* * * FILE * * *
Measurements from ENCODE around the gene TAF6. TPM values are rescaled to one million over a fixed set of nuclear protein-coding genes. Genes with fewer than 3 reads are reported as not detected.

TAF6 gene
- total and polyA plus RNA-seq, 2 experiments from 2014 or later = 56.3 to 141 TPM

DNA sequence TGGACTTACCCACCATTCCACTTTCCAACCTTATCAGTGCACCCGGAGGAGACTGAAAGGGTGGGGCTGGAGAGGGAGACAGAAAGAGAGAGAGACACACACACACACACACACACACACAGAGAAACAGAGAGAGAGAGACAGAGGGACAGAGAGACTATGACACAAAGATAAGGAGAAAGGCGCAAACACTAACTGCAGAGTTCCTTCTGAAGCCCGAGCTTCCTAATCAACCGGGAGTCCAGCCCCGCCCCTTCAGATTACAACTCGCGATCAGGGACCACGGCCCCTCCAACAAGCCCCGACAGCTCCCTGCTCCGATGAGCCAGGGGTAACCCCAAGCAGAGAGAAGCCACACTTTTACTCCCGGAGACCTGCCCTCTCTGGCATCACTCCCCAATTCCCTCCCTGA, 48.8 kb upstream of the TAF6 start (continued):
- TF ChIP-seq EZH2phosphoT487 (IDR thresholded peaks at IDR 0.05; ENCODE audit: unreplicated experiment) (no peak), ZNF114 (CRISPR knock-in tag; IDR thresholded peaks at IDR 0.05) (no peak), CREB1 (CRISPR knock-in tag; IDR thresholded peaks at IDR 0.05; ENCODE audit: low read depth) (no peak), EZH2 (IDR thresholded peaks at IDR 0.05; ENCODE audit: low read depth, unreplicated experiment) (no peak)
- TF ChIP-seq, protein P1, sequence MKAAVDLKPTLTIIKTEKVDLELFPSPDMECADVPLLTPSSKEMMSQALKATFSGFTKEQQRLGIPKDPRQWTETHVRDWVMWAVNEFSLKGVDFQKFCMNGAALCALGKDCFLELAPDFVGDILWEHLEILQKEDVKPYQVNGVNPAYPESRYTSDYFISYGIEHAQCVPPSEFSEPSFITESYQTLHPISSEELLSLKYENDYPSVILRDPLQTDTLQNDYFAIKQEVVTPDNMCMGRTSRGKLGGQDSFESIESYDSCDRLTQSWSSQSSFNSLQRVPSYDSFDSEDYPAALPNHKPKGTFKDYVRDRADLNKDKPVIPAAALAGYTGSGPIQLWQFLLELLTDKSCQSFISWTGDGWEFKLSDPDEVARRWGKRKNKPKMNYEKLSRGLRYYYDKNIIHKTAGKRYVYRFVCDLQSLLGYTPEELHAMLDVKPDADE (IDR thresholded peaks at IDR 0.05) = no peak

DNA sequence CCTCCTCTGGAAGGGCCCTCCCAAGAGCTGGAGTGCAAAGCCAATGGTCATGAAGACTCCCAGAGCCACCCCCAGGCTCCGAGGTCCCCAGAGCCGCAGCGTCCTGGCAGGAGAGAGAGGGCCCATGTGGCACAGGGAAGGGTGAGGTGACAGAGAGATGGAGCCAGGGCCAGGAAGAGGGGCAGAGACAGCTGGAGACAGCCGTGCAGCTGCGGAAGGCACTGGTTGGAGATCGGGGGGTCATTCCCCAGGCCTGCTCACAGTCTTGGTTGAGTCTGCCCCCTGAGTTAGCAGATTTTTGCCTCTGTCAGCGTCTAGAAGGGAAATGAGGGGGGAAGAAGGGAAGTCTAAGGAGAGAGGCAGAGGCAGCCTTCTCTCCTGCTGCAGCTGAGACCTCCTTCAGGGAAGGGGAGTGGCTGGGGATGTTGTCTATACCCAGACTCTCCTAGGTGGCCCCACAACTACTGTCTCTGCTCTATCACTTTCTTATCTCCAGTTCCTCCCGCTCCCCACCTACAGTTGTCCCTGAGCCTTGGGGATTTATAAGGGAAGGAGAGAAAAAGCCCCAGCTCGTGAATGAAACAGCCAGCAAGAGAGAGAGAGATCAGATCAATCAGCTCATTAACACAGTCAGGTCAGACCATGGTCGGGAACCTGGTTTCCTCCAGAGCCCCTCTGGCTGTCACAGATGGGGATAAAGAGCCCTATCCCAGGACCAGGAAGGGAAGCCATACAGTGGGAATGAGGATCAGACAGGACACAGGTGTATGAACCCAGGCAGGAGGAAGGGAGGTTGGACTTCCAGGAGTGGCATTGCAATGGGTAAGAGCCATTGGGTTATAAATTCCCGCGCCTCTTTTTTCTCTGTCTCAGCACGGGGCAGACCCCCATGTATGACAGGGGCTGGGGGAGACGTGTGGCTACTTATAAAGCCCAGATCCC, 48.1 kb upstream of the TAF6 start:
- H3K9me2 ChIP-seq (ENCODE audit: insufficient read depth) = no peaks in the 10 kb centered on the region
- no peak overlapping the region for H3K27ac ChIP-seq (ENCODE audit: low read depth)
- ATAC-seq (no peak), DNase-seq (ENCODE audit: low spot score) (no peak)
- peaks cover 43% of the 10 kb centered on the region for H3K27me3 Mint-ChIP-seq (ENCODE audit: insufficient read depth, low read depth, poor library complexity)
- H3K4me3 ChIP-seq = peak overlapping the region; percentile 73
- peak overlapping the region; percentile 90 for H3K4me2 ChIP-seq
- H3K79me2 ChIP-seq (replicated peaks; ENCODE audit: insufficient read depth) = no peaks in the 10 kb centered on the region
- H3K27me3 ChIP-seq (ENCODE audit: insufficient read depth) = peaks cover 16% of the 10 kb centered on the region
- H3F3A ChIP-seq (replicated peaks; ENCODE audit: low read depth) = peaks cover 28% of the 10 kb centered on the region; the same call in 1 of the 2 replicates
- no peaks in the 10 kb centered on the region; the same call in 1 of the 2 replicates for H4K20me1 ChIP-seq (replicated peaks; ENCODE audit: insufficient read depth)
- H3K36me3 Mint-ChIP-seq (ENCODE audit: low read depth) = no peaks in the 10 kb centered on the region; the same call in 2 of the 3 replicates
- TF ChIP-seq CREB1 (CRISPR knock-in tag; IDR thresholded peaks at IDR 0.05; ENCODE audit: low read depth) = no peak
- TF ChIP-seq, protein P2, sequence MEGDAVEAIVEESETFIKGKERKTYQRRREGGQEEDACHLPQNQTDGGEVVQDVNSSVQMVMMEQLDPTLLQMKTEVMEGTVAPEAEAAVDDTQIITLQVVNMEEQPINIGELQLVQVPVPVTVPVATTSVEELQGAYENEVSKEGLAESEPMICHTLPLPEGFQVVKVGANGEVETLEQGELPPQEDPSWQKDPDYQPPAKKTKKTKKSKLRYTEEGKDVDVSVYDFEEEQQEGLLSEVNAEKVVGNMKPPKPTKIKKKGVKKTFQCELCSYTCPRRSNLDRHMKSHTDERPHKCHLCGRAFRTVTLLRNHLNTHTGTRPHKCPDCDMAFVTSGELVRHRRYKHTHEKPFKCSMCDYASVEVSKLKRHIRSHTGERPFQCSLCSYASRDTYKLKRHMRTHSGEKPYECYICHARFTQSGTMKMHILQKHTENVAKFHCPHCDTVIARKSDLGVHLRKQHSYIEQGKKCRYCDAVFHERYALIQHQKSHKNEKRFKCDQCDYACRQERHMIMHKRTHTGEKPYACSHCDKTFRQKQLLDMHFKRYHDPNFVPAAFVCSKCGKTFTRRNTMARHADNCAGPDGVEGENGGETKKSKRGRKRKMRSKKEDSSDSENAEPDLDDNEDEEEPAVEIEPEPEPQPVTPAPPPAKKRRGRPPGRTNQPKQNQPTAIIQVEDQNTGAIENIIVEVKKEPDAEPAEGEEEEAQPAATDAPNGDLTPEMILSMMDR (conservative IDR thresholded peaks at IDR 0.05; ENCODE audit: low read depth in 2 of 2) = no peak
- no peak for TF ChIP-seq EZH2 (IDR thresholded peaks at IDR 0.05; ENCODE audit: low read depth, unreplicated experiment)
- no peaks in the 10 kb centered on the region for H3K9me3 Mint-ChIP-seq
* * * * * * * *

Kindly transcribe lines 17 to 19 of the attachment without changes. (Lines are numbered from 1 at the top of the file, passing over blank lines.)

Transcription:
- no peaks in the 10 kb centered on the region; the same call in 1 of the 2 replicates for H4K20me1 ChIP-seq (replicated peaks; ENCODE audit: insufficient read depth)
- H3K36me3 Mint-ChIP-seq (ENCODE audit: low read depth) = no peaks in the 10 kb centered on the region; the same call in 2 of the 3 replicates
- TF ChIP-seq CREB1 (CRISPR knock-in tag; IDR thresholded peaks at IDR 0.05; ENCODE audit: low read depth) = no peak